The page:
Young Koreans facing a future without hope

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Young Koreans facing a future without hope


In a tight job market where landing full-time employment is a cutthroat business, fresh graduates and college students in Korea are willing to do just about anything to hold on to their internship position.

That single line of previous experience on their resume could make the difference whether they land that real job for the future.

Sometimes, however, an intern’s responsibilities can be far removed from expectations. They can include doing homework for the boss’s kid and even hand-washing dirty clothes.

Seo Myeong-hee, 25, worked as an intern at a state-run company for six months from January to June this year. It was her first internship, and she was grateful for the opportunity and very motivated.

A few days into her new job, a senior manager gave her documents in Korean and asked her to translate them into English.


“I heard your English was good,” he said.

She worked hard at the task but felt a pang of disappointment when she realized she was doing schoolwork for the boss’s daughter.

He also asked her to make a PowerPoint presentation for his daughter’s homework assignments. She worked until 9 p.m. for the next two weeks to get them done on time.

As if that was not enough, the boss became harder to please. Asking her to redo the work, he would say, “I do not think this is concise enough” or “I do not think the idea is clear enough.”

“I did not dare complain about them … it is a state-run company and the culture is very conservative. Hierarchy is established there,” Seo said. “I did not want to hear negative feedback from (his daughter) about the outcome of those projects, so I really worked hard at them, even well past the working hours.”


Seo is not alone in her mistreatment. Choi Young-hyeon, 24, worked at a multinational company for three months from January to March this year and left the firm with “unforgettable experiences,” he said.

On the day of the office remodeling, the CEO of the company gave Choi dirty pants and shirts and told him to hand-wash them in the bathroom. Choi had to wash them in cold water in the bathroom faucet.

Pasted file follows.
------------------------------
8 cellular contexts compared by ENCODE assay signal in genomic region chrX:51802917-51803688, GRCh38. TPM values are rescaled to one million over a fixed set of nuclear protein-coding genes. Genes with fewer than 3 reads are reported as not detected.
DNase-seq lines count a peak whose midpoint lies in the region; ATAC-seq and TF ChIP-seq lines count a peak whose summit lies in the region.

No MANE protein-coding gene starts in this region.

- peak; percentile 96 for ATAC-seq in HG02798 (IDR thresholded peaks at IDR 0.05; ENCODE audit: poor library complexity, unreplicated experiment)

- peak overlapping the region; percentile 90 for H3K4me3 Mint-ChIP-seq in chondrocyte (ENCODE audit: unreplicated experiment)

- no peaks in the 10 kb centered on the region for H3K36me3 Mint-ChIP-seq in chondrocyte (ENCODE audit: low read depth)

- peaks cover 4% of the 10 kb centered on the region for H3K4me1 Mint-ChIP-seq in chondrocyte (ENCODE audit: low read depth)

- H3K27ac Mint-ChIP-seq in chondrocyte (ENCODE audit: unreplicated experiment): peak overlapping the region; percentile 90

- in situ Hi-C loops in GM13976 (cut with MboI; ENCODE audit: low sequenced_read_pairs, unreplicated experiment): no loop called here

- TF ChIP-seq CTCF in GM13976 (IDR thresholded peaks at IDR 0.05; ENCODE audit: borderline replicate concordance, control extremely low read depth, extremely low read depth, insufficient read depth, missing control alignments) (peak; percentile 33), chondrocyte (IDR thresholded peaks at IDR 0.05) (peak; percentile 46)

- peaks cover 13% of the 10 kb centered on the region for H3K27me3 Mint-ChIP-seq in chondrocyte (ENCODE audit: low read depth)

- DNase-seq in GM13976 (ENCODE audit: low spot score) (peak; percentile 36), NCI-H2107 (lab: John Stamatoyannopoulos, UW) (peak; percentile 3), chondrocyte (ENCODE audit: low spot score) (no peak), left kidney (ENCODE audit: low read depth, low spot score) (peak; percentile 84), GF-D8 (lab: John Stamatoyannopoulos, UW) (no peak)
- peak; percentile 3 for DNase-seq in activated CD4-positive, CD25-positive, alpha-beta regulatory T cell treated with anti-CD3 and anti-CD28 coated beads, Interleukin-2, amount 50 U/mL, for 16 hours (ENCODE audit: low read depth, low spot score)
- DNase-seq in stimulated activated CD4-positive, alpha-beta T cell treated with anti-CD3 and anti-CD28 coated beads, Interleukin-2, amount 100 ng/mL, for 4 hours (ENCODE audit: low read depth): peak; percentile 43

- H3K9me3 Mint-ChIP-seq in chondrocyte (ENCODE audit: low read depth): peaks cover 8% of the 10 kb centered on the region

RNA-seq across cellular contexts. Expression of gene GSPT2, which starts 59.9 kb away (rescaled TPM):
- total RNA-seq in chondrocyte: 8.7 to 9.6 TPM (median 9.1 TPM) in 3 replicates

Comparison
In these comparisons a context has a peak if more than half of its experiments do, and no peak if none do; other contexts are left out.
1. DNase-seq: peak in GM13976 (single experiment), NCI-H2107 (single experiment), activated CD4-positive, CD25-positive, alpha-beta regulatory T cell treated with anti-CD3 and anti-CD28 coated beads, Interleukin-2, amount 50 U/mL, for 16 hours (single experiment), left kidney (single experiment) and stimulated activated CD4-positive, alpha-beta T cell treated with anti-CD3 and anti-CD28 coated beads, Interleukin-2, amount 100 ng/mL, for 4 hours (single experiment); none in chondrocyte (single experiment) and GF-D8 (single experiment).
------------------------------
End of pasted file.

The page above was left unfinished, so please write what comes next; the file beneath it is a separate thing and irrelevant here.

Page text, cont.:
He was asked to hand-wash dirty clothes many times. However, when the CEO asked him to move his son’s luggage to the office, it was the final draw. He decided to quit then and there.


“I could not bear the overwhelming sense of shame,” Choi said. “I felt I was being mistreated because I was a helpless intern.”

On the back of an unprecedented high rate of youth unemployment, a new social language to describe the challenges faced by countless young job seekers has become commonplace.

Intern shuttle refers to interns who are pushed to do menial and personal favors for their superiors at work. Etaebek refers to the current situation where a lot of people in their 20s are jobless, while NEET refers to young adults who are “not in education, employment or training.”

There is also a word that describes the whole generation of young adults in their 20s and early 30s without jobs who have lost hope.

The “Opo generation” - derived from O, meaning five, and po, meaning to give up - refers to a generation that has prematurely given up on the five major milestones in life - romantic relationship, marriage, childbirth, relationships with other people and home ownership - because they cannot afford to achieve these goals without a job and a stable income.


According to Statistics Korea, the youth unemployment rate for the 15 to 29 age group, was 10.1 percent as of June 2015, a continual rise since it hit 7.5 percent in 2012.

However, the Korean Contingent Workers’ Center says the real term unemployment rate - including those in part-time jobs and still seeking a stable job, those who have given up on finding a job, and those newly entering the labor market - is much higher at 22.5 percent. While some blame the bad economy worldwide, Korea’s youth unemployment appears to be much higher than the global average despite its relatively sound economy.

OECD data showed Korea’s youth employment rate in the 15 to 24 age group was 24.2 percent as of 2013, lower than the OECD average of 37.5 percent and far lower than the Netherlands’ 62.3 percent and Australia’s 58.7 percent.

It is even lower than Japan’s - where the rate is 39.7 percent - which is also dealing with low growth and rapidly aging demographics.

What is more troubling is the youth unemployment rate in Korea is 3.7 times larger than the 30 to 54 age group, indicating that a lot of young people are left in the lurch compared with the broader, older generation. The OECD average is 2.1.

Given these statistics, it is not surprising that the younger generation of Koreans feel helpless and deprived.

According to a recent survey conducted by the Korea Press Foundation, 58 percent of respondents in their 20s said they felt a personal connection was a key factor in getting a job, while 47.3 percent of people in their 50s cited knowledge and expertise.